But, the scourge ravaging consumers, now is inflation, which is a general increase in prices of goods and services in an economy.
When the general price level rises, each unit of currency buys fewer goods and services.
Consequently, inflation corresponds to a reduction in the purchasing power of money.
Although inflation is currently a global phenomenon as it is at 40-year highs in advanced economies like the US (8.5%) and the UK (9.4%), Nigeria’s experience since the beginning of the year is however worrisome, climbing month on month and indicative of a closer to recession.
In January, it peaked at 15.60 percent, shot up to 15.70 percent in February and by March; it had climbed to 15.92 percent.
The month of April experienced the same trajectory rising to 16.82 percent, then to 17.71 percent in May and 18.60 percent in June, making it the eighth highest on the African continent
Analysts are predicting a 19-year high of 19.7 in July by next week when the country’s statistics Bureau, (NBS) is expected to release the figures.
Also, Rewane predicted that Nigeria’s headline inflation for July 2022 will rise to 19.25 per cent from 18.60 per cent recorded in June.
He noted that if the prediction comes true, it would be the 6th consecutive monthly increase in the inflation rate.
He also stated that “published data may be inaccurate” as there is no consensus about the actual level of inflation in the country and “actual price is much higher.”
The foremost economist believes that the troubled outlook has continued to elicit some questions by analysts whether the country is experiencing spiral, hyperinflation, runaway or the natural one.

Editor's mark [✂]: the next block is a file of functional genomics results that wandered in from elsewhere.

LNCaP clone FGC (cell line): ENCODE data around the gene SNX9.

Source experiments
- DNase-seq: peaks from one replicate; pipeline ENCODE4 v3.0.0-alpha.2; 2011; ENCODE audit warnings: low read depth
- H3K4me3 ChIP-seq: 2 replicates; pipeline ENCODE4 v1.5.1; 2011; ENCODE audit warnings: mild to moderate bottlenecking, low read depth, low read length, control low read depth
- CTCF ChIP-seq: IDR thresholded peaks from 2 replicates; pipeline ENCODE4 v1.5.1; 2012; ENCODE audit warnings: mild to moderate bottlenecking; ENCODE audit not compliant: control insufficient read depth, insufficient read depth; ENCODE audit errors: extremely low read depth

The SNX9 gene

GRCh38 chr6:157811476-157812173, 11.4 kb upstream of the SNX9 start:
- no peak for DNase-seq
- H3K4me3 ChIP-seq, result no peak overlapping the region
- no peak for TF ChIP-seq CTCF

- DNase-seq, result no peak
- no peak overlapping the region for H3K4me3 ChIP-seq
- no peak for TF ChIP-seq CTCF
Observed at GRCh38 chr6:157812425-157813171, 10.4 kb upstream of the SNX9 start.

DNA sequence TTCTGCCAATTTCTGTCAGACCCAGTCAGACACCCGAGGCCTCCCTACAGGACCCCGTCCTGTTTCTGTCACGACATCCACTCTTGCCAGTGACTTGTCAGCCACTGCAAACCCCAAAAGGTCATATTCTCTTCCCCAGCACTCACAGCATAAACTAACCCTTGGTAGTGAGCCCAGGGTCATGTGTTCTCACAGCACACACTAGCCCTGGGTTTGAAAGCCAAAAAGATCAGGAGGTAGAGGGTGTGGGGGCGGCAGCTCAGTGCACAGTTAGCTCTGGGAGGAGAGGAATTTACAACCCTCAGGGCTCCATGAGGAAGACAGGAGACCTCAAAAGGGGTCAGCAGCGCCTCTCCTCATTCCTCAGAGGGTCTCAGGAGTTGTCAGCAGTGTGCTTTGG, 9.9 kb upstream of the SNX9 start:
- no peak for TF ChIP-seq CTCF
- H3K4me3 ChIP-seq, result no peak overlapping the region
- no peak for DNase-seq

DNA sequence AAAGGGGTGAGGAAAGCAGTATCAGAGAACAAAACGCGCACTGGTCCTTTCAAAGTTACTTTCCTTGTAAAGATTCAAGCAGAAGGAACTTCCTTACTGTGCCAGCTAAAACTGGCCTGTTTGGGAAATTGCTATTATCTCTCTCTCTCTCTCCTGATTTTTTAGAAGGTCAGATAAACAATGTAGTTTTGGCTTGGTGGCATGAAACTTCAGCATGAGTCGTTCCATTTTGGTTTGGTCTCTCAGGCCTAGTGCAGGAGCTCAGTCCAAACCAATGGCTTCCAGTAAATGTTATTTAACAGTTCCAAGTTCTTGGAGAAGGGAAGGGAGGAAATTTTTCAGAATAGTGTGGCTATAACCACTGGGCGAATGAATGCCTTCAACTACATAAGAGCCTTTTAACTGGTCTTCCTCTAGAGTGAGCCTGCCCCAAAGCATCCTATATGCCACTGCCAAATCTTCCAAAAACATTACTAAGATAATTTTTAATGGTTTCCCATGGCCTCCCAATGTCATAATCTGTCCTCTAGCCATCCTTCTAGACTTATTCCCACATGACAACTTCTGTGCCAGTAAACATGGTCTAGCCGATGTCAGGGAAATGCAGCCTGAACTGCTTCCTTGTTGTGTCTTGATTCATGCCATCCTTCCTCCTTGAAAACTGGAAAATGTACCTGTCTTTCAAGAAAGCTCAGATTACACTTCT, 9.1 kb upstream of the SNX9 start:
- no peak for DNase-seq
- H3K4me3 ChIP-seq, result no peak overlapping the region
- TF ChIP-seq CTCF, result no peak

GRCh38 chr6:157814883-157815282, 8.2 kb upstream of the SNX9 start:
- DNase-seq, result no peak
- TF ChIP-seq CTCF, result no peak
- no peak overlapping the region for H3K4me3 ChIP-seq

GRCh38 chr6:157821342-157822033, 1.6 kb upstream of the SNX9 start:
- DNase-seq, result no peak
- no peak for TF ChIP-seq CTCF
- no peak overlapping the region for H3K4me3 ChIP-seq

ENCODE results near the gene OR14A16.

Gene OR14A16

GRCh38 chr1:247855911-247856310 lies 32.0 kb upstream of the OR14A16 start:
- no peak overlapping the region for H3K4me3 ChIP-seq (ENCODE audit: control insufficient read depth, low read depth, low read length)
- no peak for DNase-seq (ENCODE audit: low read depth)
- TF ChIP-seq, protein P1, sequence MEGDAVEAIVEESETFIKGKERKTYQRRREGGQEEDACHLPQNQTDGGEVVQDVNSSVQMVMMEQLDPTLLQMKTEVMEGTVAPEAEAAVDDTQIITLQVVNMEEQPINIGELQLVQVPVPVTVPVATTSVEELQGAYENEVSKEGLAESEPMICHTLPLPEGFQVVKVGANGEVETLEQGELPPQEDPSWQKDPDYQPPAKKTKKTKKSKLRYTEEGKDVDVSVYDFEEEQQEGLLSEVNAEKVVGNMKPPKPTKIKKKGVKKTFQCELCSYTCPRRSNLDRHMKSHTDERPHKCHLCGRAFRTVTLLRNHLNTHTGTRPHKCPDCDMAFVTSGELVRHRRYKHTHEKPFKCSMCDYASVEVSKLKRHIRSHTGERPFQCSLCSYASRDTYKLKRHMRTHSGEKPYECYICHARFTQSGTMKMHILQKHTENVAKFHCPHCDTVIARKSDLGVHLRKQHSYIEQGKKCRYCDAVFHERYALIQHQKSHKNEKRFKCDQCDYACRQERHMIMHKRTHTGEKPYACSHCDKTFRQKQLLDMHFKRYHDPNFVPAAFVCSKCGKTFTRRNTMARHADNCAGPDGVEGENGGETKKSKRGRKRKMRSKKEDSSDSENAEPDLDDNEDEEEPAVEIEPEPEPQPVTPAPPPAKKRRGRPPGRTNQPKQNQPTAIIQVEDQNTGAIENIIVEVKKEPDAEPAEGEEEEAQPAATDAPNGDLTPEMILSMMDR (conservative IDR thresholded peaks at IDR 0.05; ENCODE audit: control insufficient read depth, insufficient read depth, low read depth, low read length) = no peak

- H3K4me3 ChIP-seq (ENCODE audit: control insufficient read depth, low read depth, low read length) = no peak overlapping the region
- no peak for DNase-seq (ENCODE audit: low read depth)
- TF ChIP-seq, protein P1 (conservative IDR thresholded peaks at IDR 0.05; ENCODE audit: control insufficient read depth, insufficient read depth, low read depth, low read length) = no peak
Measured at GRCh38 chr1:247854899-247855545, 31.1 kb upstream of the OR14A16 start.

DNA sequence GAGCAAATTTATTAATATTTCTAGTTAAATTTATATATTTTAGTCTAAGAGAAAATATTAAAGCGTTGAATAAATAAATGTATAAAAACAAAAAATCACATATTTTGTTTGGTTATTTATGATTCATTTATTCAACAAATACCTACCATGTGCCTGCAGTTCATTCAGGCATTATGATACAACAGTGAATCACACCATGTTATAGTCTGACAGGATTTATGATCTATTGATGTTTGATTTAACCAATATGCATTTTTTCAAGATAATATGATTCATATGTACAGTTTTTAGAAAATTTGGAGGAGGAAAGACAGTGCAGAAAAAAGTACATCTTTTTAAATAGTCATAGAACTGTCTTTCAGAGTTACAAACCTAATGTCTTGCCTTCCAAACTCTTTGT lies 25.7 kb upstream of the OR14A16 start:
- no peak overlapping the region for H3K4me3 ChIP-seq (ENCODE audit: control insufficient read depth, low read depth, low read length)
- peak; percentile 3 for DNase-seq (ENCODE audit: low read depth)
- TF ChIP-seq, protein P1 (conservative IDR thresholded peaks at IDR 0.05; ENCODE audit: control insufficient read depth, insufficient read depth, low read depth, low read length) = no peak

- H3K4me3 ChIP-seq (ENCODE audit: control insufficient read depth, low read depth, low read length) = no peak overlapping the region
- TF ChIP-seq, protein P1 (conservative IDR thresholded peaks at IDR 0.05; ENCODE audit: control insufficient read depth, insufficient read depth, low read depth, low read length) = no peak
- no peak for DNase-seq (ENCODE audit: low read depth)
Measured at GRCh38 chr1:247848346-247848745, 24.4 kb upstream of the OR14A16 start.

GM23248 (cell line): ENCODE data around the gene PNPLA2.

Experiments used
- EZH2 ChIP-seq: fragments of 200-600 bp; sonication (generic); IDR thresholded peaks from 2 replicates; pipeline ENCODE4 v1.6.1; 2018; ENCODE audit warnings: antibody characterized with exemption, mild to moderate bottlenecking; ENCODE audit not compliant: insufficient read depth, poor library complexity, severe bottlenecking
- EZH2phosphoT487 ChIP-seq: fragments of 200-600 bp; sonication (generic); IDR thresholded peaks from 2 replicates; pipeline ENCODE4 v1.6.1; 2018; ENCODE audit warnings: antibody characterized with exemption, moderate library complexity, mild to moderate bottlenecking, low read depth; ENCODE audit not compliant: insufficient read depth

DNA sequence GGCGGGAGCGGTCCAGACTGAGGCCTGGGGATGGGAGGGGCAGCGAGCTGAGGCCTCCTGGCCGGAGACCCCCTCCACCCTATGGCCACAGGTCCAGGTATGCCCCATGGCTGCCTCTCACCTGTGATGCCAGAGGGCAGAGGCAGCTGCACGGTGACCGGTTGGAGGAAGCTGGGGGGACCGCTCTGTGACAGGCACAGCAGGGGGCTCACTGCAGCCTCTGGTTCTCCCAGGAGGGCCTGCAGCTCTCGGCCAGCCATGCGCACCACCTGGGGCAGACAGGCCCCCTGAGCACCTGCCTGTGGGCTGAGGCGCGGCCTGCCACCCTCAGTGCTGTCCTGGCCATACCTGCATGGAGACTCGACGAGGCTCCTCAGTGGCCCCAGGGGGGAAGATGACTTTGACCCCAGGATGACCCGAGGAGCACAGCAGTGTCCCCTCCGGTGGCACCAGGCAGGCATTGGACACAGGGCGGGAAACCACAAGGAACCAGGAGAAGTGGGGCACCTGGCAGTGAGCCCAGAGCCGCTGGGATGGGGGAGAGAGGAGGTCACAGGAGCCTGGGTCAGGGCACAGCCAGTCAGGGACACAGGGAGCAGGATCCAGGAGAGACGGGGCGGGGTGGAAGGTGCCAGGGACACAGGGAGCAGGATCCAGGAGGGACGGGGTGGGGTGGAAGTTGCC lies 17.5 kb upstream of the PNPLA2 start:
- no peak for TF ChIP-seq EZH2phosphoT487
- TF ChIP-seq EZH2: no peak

The implication is that current happening may have defied all logical reasoning, permutations and theories as the living conditions of consumers continue to get worse on daily basis.
Under spiral hyperinflation, the prices of goods and services rise uncontrollably over a defined period of time. In general, the term is used when the rate of inflation increases at more than 50% a month.
Typically, hyperinflation is triggered by a very quick growth in the money supply.
While runaway inflation on the other hand exists where there is rapid decrease of the value of money, consistent raising of prices, spiraling inflation on the other hand exists in a continuous rise in prices that is sustained by the tendency of wage increases and cost increases to react on each other.
It means a situation in which wage and price increases drive each other upward and cause inflation.
Some analysts say the current inflationary pressures seem likely different from the natural one where there is general rise in price level occasioned by too much money chasing few goods.
Amid public outcry against the integrity of data being chunned out monthly by NBS, Nigerians would want federal government and its agencies like the CBN, FMoF and other related bodies to educate is the kind of economy Nigeria is practicing and where it is headed.
They argue that the situation where the velocity of money is skewed in favour of some individuals and corporate organisations at the expense of other sectors like education, human capital development with the attendant impoverishment and extinction of the Middle close could be a time bomb that could explode anytime.
Nigerians demand to know a situation where CBN’s credit to the Federal Government, through ways and means is on the increase almost at N20 trillion and still counting and rising debts, among other frightening economic indicators, are taking the country to.